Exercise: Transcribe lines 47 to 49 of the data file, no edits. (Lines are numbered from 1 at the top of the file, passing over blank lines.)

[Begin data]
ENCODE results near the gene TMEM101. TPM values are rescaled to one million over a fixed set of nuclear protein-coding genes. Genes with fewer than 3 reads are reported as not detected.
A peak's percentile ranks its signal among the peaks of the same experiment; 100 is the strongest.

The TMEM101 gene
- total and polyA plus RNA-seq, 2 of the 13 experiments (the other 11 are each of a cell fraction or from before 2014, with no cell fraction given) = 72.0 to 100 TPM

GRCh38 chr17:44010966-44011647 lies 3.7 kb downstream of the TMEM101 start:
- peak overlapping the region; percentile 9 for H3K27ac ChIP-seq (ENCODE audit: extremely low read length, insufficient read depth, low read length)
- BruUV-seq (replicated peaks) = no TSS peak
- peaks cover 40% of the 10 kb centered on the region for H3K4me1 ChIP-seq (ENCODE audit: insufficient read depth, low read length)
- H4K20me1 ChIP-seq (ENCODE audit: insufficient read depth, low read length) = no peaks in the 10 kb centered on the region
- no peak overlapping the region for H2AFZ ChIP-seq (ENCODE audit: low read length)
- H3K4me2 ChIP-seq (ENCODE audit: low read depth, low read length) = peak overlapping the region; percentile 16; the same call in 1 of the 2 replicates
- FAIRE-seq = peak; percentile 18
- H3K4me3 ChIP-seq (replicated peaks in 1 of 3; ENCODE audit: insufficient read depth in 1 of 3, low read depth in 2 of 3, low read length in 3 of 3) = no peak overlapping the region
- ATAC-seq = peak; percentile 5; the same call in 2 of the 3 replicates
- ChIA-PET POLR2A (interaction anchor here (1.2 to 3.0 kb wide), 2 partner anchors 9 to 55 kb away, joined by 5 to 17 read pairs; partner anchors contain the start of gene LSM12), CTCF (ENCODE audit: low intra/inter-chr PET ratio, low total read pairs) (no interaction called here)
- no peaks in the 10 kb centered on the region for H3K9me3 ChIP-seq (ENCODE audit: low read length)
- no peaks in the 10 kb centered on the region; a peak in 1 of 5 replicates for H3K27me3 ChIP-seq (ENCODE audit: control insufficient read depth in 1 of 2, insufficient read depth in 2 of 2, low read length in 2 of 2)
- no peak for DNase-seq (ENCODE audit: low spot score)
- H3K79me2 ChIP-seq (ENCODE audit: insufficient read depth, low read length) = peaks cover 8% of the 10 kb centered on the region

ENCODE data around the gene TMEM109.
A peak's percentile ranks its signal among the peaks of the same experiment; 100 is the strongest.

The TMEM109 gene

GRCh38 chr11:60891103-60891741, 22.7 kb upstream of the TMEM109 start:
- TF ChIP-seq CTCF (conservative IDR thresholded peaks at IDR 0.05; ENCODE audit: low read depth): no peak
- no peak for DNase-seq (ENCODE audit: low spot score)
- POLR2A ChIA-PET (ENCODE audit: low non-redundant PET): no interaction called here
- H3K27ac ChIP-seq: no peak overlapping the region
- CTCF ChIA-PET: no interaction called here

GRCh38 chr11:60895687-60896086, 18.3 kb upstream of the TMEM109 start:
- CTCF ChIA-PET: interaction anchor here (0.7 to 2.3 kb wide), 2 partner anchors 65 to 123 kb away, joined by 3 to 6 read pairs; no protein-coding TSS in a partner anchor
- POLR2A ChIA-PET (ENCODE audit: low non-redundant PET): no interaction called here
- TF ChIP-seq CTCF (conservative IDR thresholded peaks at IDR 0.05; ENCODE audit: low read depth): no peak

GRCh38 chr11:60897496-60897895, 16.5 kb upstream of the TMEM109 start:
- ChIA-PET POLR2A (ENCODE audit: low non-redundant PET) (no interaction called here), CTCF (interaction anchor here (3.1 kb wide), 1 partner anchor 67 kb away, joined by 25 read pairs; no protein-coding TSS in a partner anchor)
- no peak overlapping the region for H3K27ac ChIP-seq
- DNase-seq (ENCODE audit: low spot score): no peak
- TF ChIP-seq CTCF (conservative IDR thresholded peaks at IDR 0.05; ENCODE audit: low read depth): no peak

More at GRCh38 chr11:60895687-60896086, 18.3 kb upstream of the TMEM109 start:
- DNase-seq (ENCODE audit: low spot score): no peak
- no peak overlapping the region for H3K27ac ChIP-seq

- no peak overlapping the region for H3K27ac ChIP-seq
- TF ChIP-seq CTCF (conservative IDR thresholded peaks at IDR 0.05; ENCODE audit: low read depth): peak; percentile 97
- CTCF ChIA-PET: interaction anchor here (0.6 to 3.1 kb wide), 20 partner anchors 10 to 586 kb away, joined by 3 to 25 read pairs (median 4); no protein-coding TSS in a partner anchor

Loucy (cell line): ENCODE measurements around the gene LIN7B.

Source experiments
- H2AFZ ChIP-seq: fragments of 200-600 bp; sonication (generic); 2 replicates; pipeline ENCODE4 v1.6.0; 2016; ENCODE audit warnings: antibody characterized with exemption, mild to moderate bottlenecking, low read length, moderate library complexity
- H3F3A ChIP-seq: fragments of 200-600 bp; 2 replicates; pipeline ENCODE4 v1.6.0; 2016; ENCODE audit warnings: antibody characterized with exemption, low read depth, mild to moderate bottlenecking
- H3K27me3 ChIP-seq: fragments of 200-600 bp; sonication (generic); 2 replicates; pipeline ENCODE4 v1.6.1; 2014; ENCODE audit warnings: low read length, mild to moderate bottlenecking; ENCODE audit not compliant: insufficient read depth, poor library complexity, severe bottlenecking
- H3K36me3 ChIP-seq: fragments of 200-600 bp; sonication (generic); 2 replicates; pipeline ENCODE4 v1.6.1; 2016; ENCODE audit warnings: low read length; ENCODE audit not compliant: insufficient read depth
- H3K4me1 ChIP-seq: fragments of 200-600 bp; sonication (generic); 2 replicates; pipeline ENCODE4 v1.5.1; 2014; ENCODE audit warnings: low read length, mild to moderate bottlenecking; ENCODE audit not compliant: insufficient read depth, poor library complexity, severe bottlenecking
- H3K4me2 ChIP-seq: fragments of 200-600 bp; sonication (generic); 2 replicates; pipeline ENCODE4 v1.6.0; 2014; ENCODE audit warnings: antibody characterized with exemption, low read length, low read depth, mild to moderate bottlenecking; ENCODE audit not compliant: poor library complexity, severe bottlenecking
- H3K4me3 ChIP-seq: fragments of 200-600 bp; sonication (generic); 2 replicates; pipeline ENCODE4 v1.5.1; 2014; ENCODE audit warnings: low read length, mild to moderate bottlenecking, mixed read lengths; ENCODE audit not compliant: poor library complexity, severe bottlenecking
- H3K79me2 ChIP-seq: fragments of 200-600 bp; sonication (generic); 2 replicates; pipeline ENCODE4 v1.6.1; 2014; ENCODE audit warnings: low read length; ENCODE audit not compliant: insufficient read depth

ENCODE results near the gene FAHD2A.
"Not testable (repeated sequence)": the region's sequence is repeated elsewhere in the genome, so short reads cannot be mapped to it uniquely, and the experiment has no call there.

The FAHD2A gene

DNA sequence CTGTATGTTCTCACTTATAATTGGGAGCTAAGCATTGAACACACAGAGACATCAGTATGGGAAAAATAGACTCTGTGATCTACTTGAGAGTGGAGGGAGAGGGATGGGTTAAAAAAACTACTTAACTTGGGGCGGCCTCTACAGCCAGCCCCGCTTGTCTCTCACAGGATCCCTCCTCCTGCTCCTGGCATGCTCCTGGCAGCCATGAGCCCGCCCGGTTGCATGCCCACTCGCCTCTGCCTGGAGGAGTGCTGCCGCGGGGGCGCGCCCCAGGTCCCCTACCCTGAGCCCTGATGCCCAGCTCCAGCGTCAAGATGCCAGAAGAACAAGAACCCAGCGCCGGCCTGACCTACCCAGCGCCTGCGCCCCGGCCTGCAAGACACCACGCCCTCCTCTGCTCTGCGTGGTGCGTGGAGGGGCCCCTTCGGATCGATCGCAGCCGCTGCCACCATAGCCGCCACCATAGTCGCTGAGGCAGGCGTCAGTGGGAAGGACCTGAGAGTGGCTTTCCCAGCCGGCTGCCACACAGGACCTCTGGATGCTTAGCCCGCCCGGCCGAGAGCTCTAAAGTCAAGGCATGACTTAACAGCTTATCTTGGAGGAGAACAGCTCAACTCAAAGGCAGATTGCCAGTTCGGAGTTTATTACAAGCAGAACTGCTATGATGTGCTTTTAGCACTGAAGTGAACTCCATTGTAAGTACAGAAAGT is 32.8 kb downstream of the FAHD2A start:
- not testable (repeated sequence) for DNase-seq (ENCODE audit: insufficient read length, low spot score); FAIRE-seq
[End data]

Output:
- H3F3A ChIP-seq: fragments of 200-600 bp; 2 replicates; pipeline ENCODE4 v1.6.0; 2016; ENCODE audit warnings: antibody characterized with exemption, low read depth, mild to moderate bottlenecking
- H3K27me3 ChIP-seq: fragments of 200-600 bp; sonication (generic); 2 replicates; pipeline ENCODE4 v1.6.1; 2014; ENCODE audit warnings: low read length, mild to moderate bottlenecking; ENCODE audit not compliant: insufficient read depth, poor library complexity, severe bottlenecking
- H3K36me3 ChIP-seq: fragments of 200-600 bp; sonication (generic); 2 replicates; pipeline ENCODE4 v1.6.1; 2016; ENCODE audit warnings: low read length; ENCODE audit not compliant: insufficient read depth